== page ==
The Regional and Urban Design Committee (RUDC) aims to improve the quality of the regional and urban environment by promoting excellence in design, planning, and public policy in the built environment. This will be achieved through its member and public education, in concert with allied community and professional groups. Join us!
While many office commuters hunkered down in their home and kept their cars in the driveway a movement swept across the United States like wildfire. Its name: "Slow Streets". COVID boosted the insight that streets are not just for driving!
Once again, COVID has accelerated something that was happening for some while. 40 or so years after the Dutch introduced the concept of the Woonerf , where pedestrians and playing children have the right of way even in the middle of the street on small, especially signed residential streets, Americans coined the term "complete street" and awoke to the recognition that even city streets must be, and can be, more than being a conduit for commuters steering their cars from or to work.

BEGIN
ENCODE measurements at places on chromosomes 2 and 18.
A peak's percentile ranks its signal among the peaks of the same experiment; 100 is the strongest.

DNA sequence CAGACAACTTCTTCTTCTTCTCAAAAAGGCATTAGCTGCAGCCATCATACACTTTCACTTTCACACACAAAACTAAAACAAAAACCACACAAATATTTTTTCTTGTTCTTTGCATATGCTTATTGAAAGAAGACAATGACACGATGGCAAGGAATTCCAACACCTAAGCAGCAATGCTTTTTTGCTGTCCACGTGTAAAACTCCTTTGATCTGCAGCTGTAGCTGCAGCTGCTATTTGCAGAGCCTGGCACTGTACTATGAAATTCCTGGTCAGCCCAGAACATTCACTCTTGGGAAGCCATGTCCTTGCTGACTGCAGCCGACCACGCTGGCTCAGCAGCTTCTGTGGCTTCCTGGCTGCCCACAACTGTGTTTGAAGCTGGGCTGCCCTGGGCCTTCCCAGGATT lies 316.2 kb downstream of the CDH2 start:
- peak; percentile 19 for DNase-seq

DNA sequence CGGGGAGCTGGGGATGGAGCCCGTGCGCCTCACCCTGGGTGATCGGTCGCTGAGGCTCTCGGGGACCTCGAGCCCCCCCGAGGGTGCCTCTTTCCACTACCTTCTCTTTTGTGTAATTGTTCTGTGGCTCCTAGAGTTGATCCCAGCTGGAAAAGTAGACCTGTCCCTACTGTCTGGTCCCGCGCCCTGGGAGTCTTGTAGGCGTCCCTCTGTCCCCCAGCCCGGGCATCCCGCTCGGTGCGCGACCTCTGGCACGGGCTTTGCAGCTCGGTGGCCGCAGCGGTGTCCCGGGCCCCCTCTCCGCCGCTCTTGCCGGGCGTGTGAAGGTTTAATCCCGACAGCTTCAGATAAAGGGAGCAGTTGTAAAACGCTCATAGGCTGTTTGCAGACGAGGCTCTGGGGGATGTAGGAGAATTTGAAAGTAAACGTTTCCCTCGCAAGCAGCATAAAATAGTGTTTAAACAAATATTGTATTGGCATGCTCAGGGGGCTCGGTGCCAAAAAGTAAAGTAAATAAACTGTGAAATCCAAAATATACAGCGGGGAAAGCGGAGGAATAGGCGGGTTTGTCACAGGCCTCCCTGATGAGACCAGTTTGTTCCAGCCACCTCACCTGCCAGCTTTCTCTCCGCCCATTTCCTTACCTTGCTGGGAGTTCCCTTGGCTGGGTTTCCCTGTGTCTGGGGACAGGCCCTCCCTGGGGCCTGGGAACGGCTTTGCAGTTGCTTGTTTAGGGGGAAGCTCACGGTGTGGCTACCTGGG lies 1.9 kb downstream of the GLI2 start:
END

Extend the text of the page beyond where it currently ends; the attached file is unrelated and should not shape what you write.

In the broadest sense the re-distribution of street space touches on the big urban issues of our time: Who controls our daily spaces? What is public and what is private and what are the mechanisms how urban space is assigned? To whom and to whose benefit?
The "Slow Street" came concept came overnight. Tabitha Combs of PedBikeInfo.org counted over 632 "mobility actions" in the US alone that responded to the pandemic by devoting street space for social distancing and healthy outdoor activities such as walking, biking or outdoor eating. Several cities received grants to implement their programs.
The Transportation Research Board, an extension of the National Academy of Sciences, dedicated...[....] READ FULL ARTICLE HERE